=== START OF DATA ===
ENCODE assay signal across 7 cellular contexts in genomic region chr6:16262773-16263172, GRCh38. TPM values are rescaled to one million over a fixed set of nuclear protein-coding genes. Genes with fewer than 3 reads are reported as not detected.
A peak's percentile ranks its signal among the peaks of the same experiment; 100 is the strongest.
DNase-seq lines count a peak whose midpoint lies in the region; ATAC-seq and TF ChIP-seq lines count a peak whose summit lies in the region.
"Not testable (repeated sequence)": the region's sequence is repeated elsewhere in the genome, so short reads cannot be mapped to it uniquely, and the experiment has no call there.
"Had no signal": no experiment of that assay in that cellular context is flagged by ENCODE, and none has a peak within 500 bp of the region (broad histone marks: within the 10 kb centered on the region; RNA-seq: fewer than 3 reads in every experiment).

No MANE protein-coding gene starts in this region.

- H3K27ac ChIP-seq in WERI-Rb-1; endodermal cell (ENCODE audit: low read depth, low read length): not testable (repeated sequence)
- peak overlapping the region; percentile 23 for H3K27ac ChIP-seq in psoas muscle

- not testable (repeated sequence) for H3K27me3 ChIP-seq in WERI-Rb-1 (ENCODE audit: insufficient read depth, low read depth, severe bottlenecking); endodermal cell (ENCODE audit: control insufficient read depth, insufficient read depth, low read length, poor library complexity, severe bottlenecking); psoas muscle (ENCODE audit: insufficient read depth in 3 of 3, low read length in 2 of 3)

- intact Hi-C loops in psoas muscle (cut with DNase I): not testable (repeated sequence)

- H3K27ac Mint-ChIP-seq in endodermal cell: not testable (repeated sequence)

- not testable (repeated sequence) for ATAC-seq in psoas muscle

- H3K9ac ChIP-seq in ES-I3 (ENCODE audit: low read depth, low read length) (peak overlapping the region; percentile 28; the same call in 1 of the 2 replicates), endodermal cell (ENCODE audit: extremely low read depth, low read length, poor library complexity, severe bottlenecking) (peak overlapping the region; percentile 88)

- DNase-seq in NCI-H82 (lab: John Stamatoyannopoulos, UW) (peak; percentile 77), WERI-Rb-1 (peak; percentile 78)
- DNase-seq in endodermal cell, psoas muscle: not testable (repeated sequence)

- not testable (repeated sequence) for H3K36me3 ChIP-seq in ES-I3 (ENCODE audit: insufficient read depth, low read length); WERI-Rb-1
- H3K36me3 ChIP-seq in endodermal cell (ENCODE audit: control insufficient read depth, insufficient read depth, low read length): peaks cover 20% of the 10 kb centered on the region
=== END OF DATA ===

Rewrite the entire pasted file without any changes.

ENCODE assay signal across 7 cellular contexts in genomic region chr6:16262773-16263172, GRCh38. TPM values are rescaled to one million over a fixed set of nuclear protein-coding genes. Genes with fewer than 3 reads are reported as not detected.
A peak's percentile ranks its signal among the peaks of the same experiment; 100 is the strongest.
DNase-seq lines count a peak whose midpoint lies in the region; ATAC-seq and TF ChIP-seq lines count a peak whose summit lies in the region.
"Not testable (repeated sequence)": the region's sequence is repeated elsewhere in the genome, so short reads cannot be mapped to it uniquely, and the experiment has no call there.
"Had no signal": no experiment of that assay in that cellular context is flagged by ENCODE, and none has a peak within 500 bp of the region (broad histone marks: within the 10 kb centered on the region; RNA-seq: fewer than 3 reads in every experiment).

No MANE protein-coding gene starts in this region.

- H3K27ac ChIP-seq in WERI-Rb-1; endodermal cell (ENCODE audit: low read depth, low read length): not testable (repeated sequence)
- peak overlapping the region; percentile 23 for H3K27ac ChIP-seq in psoas muscle

- not testable (repeated sequence) for H3K27me3 ChIP-seq in WERI-Rb-1 (ENCODE audit: insufficient read depth, low read depth, severe bottlenecking); endodermal cell (ENCODE audit: control insufficient read depth, insufficient read depth, low read length, poor library complexity, severe bottlenecking); psoas muscle (ENCODE audit: insufficient read depth in 3 of 3, low read length in 2 of 3)

- intact Hi-C loops in psoas muscle (cut with DNase I): not testable (repeated sequence)

- H3K27ac Mint-ChIP-seq in endodermal cell: not testable (repeated sequence)

- not testable (repeated sequence) for ATAC-seq in psoas muscle

- H3K9ac ChIP-seq in ES-I3 (ENCODE audit: low read depth, low read length) (peak overlapping the region; percentile 28; the same call in 1 of the 2 replicates), endodermal cell (ENCODE audit: extremely low read depth, low read length, poor library complexity, severe bottlenecking) (peak overlapping the region; percentile 88)

- DNase-seq in NCI-H82 (lab: John Stamatoyannopoulos, UW) (peak; percentile 77), WERI-Rb-1 (peak; percentile 78)
- DNase-seq in endodermal cell, psoas muscle: not testable (repeated sequence)

- not testable (repeated sequence) for H3K36me3 ChIP-seq in ES-I3 (ENCODE audit: insufficient read depth, low read length); WERI-Rb-1
- H3K36me3 ChIP-seq in endodermal cell (ENCODE audit: control insufficient read depth, insufficient read depth, low read length): peaks cover 20% of the 10 kb centered on the region